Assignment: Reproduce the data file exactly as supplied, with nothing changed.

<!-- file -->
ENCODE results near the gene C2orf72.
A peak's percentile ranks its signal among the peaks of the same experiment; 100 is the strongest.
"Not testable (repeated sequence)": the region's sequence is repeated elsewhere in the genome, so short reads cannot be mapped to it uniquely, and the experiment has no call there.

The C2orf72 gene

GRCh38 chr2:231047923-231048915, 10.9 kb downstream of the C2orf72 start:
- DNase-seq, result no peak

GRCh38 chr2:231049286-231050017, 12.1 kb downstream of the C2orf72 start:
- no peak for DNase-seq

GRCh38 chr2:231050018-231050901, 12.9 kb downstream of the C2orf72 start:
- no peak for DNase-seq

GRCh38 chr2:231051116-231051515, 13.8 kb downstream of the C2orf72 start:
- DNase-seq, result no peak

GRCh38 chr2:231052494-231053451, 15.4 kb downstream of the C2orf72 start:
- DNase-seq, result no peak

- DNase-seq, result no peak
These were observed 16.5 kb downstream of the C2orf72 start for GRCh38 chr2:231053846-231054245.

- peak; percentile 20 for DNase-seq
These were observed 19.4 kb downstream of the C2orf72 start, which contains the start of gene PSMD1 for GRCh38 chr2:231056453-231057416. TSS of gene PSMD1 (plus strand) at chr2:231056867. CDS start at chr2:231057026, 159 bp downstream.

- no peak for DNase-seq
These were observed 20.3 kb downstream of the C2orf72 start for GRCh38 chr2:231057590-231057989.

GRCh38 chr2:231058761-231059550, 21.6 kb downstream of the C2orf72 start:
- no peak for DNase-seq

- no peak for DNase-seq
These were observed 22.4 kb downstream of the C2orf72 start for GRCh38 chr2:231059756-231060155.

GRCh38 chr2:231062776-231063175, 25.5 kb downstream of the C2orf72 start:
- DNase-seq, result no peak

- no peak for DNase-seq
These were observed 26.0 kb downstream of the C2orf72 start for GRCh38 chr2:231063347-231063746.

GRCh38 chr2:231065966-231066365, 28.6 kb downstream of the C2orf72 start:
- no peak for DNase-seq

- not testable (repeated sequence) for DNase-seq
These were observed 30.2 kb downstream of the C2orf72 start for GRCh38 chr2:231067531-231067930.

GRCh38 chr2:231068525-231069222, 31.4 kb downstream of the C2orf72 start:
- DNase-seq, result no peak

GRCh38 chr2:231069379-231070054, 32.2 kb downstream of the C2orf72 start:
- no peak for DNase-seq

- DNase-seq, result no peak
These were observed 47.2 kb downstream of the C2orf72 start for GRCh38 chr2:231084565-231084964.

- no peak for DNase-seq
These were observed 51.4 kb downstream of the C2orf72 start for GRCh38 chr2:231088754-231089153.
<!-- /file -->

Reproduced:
ENCODE results near the gene C2orf72.
A peak's percentile ranks its signal among the peaks of the same experiment; 100 is the strongest.
"Not testable (repeated sequence)": the region's sequence is repeated elsewhere in the genome, so short reads cannot be mapped to it uniquely, and the experiment has no call there.

The C2orf72 gene

GRCh38 chr2:231047923-231048915, 10.9 kb downstream of the C2orf72 start:
- DNase-seq, result no peak

GRCh38 chr2:231049286-231050017, 12.1 kb downstream of the C2orf72 start:
- no peak for DNase-seq

GRCh38 chr2:231050018-231050901, 12.9 kb downstream of the C2orf72 start:
- no peak for DNase-seq

GRCh38 chr2:231051116-231051515, 13.8 kb downstream of the C2orf72 start:
- DNase-seq, result no peak

GRCh38 chr2:231052494-231053451, 15.4 kb downstream of the C2orf72 start:
- DNase-seq, result no peak

- DNase-seq, result no peak
These were observed 16.5 kb downstream of the C2orf72 start for GRCh38 chr2:231053846-231054245.

- peak; percentile 20 for DNase-seq
These were observed 19.4 kb downstream of the C2orf72 start, which contains the start of gene PSMD1 for GRCh38 chr2:231056453-231057416. TSS of gene PSMD1 (plus strand) at chr2:231056867. CDS start at chr2:231057026, 159 bp downstream.

- no peak for DNase-seq
These were observed 20.3 kb downstream of the C2orf72 start for GRCh38 chr2:231057590-231057989.

GRCh38 chr2:231058761-231059550, 21.6 kb downstream of the C2orf72 start:
- no peak for DNase-seq

- no peak for DNase-seq
These were observed 22.4 kb downstream of the C2orf72 start for GRCh38 chr2:231059756-231060155.

GRCh38 chr2:231062776-231063175, 25.5 kb downstream of the C2orf72 start:
- DNase-seq, result no peak

- no peak for DNase-seq
These were observed 26.0 kb downstream of the C2orf72 start for GRCh38 chr2:231063347-231063746.

GRCh38 chr2:231065966-231066365, 28.6 kb downstream of the C2orf72 start:
- no peak for DNase-seq

- not testable (repeated sequence) for DNase-seq
These were observed 30.2 kb downstream of the C2orf72 start for GRCh38 chr2:231067531-231067930.

GRCh38 chr2:231068525-231069222, 31.4 kb downstream of the C2orf72 start:
- DNase-seq, result no peak

GRCh38 chr2:231069379-231070054, 32.2 kb downstream of the C2orf72 start:
- no peak for DNase-seq

- DNase-seq, result no peak
These were observed 47.2 kb downstream of the C2orf72 start for GRCh38 chr2:231084565-231084964.

- no peak for DNase-seq
These were observed 51.4 kb downstream of the C2orf72 start for GRCh38 chr2:231088754-231089153.